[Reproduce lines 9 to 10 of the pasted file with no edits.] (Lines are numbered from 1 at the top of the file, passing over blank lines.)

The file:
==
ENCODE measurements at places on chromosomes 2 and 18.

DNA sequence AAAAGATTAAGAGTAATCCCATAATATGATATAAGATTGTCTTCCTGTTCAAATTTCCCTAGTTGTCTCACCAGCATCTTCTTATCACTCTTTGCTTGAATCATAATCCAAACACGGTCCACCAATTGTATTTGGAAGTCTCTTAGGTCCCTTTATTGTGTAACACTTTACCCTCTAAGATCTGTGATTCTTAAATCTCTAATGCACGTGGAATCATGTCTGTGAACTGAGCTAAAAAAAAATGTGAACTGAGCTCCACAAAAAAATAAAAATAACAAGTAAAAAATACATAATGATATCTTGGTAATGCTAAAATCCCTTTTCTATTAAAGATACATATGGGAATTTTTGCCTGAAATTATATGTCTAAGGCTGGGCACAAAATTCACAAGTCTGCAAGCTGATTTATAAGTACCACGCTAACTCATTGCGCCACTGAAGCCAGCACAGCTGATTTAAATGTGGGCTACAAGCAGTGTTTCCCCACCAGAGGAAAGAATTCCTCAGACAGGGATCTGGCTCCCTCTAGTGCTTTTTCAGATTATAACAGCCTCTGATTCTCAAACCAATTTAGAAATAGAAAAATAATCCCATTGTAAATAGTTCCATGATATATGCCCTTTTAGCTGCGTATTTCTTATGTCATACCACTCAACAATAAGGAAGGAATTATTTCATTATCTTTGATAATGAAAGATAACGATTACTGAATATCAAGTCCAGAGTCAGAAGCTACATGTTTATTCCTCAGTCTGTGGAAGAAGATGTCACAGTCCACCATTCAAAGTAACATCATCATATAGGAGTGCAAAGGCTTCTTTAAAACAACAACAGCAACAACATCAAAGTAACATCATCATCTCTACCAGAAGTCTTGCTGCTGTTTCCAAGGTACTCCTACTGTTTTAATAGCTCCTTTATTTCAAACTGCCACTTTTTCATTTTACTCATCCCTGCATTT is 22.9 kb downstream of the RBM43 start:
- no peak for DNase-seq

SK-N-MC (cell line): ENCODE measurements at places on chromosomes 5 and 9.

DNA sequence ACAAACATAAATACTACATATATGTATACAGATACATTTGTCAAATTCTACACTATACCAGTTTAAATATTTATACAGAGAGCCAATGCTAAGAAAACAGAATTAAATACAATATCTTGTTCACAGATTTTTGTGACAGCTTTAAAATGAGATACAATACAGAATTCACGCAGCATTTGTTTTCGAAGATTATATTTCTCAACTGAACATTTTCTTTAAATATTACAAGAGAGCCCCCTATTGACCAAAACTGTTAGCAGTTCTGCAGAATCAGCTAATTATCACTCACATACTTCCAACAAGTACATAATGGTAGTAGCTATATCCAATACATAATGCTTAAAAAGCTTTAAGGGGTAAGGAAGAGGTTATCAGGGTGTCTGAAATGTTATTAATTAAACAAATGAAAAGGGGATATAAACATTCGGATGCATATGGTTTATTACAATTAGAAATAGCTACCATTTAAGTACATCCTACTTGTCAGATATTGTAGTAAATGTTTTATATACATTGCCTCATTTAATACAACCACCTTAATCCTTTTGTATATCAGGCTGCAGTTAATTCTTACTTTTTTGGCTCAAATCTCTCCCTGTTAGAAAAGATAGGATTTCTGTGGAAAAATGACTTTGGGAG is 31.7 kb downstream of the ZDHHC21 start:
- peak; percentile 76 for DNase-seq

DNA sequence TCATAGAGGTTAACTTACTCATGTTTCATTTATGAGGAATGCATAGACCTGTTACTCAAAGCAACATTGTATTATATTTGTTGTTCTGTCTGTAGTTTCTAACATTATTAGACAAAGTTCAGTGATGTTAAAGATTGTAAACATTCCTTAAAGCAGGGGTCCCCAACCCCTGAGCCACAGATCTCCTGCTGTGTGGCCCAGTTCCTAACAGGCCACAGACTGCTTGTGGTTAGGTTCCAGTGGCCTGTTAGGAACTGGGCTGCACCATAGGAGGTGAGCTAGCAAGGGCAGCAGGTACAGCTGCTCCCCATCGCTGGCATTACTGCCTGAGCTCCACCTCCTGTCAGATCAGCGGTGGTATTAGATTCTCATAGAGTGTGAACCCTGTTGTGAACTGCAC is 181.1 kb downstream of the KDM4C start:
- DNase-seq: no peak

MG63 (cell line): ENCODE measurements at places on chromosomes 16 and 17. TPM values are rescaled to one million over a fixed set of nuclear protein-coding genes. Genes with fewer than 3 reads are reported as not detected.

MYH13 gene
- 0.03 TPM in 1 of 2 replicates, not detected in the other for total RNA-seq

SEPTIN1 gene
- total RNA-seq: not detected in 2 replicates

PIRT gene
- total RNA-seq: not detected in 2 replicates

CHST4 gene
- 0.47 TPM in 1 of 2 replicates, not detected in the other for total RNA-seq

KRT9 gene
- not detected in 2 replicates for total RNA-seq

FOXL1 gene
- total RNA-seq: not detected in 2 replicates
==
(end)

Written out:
MG63 (cell line): ENCODE measurements at places on chromosomes 16 and 17. TPM values are rescaled to one million over a fixed set of nuclear protein-coding genes. Genes with fewer than 3 reads are reported as not detected.

MYH13 gene